to provide the service, from large telecommunications firms to niche entrepreneurs.
- Because the use of these microwave bands does not currently
require licenses from the Federal Communications Commission, small companies
can more easily jump into the business of providing Internet access by
simply purchasing and installing Cisco equipment, which starts at $150,000
for a base unit that can support up to 3,000 simultaneous, active Net users.
- Though it has yet to receive orders for its new product,
Cisco is predicting it will sell more than $3 billion in wireless equipment
next year. Though that amount is just a fraction of Cisco's annual revenue
of $12.2 billion in fiscal 1999, sales of its broadband wireless equipment
are expected to grow rapidly, topping $7 billion in 2003, said Steve Smith,
a director of marketing for Cisco.
- Consumers, however, will probably not see broadband wireless
access until late next year, after service providers have had a chance
to purchase, deploy, and market the new technology, said Listwin.
- In the meantime, Cisco has built an alliance of companies
to support its new wireless technology, including Motorola, Samsung, Texas
Instruments, EDS, Toshiba, Broadcom, and Bechtel, among others.
- Toshiba, Motorola and Samsung, for example, are developing
the notebook-size boxes that would go into homes. Broadcom and Texas Instruments
are making the microprocessors that run the boxes. And EDS, Motorola,
and Bechtel are forming a partnership to help service providers install
- Broadband wireless technology is one of many new areas
for Cisco, which is known primarly as a seller of Internet switches and
routers. In Massachusetts and elsewhere, Cisco has been on a buying spree.
It has purchased eight Bay State companies since July 1997, adding software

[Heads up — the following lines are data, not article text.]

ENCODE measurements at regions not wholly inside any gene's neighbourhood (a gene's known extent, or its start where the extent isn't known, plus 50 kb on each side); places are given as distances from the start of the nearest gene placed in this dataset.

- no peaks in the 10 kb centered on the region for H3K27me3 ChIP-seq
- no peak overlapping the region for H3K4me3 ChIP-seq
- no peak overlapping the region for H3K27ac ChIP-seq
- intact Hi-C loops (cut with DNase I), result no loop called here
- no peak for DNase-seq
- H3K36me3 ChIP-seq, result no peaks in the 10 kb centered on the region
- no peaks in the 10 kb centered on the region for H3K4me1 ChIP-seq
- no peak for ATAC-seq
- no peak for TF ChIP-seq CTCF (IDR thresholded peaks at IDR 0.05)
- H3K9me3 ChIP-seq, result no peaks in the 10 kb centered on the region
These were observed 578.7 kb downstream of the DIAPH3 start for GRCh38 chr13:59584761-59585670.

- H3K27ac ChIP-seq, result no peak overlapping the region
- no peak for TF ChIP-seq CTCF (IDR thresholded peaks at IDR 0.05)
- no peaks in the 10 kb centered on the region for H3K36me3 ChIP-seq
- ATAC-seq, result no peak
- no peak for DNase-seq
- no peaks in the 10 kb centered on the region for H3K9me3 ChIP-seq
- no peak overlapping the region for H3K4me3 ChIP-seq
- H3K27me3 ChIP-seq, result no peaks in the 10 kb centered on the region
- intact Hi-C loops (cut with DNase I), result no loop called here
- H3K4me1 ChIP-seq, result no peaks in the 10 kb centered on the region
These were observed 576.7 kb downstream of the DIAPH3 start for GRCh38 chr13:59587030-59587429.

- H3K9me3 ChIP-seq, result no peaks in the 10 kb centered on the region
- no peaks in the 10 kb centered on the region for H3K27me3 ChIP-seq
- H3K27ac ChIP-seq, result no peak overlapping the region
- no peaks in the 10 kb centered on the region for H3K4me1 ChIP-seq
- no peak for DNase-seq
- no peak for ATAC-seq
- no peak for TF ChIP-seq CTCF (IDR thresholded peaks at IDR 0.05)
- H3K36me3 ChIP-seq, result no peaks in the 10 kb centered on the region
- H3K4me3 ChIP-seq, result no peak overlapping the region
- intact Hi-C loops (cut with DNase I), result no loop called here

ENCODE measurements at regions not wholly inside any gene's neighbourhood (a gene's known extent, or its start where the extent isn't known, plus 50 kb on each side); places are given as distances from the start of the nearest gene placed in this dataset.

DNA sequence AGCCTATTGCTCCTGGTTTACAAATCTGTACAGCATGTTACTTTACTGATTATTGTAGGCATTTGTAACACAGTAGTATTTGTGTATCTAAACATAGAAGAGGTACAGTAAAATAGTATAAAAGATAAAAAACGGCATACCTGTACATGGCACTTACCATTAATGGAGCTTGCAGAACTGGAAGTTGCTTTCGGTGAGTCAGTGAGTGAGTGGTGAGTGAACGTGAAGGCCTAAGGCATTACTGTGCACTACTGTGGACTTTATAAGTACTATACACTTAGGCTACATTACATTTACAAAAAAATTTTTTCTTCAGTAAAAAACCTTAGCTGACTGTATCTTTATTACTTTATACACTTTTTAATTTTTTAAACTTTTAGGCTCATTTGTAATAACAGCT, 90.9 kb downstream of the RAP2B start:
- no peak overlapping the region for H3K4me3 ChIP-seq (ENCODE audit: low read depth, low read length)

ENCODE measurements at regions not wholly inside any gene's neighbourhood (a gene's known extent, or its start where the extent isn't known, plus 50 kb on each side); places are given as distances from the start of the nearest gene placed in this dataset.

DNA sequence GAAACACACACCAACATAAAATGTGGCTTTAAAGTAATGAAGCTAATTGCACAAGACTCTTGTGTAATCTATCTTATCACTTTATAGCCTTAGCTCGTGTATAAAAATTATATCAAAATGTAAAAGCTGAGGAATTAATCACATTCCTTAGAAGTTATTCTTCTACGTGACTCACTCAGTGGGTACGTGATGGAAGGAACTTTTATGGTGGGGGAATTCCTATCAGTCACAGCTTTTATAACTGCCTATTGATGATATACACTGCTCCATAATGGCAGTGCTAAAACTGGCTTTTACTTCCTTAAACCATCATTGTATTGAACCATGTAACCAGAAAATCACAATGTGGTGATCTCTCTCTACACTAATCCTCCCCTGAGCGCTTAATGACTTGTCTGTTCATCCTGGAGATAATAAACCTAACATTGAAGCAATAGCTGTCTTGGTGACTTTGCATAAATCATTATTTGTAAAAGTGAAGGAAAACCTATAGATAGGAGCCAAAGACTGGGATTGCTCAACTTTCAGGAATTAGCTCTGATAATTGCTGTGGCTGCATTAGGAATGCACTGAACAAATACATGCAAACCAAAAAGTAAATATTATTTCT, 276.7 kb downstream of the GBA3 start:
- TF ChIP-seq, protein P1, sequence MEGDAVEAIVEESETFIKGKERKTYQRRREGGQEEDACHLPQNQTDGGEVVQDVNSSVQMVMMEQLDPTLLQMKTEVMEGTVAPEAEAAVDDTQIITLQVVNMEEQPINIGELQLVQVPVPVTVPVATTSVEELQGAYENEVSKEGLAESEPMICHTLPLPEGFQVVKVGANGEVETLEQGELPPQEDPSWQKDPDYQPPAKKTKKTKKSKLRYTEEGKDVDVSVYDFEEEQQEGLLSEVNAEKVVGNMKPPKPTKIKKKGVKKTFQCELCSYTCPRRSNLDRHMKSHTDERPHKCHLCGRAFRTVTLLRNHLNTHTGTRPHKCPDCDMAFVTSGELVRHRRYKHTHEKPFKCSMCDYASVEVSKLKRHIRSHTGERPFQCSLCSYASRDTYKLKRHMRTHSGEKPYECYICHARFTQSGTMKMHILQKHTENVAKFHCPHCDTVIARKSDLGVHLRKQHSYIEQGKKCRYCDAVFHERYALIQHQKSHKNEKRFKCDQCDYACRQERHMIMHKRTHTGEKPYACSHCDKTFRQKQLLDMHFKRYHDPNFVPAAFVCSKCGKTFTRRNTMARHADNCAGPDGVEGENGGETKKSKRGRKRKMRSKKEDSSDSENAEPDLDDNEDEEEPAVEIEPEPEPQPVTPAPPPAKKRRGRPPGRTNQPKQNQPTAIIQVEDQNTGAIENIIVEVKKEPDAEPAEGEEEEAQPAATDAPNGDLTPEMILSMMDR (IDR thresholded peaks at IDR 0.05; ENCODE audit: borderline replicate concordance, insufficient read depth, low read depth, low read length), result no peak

businesses to its portfolio.
- Its most recent purchase, WebLine in Burlington, allows
two users in different locations to synchronize their Web browsers. Lands'
End, for example, uses the technology to let two shoppers sitting miles
apart to jointly shop on its Web site.
- In Massachusetts, Cisco employs about 1,500 people in
Burlington, Chelmsford, Lowell, and Lexington. That could change as Cisco
makes more purchases, which it intends to do at a rate of 25 firms nationwide
next year. Listwin yesterday projected Cisco could employ 5,000 people
in Massachusetts in five years.
- "Cisco is so dominant in routers, they need new
worlds to conquer," Anderson said. The company controls 85 percent
of the global market for routers and switches, according to Hoover's Inc.
"You can say that the goal of Cisco is world domination," he
added, only half in jest.
- Cisco's stock rose 2 yesterday, to 917/16, in Nasdaq
trading. Since the beginning of the year, the stock has gained 92 percent.
- This story ran on page C01 of the Boston Globe on 12/02/99.
- © Copyright 1999 Globe Newspaper Company.
- Forwarded with no endorsement implied-- for education,
research and discussion.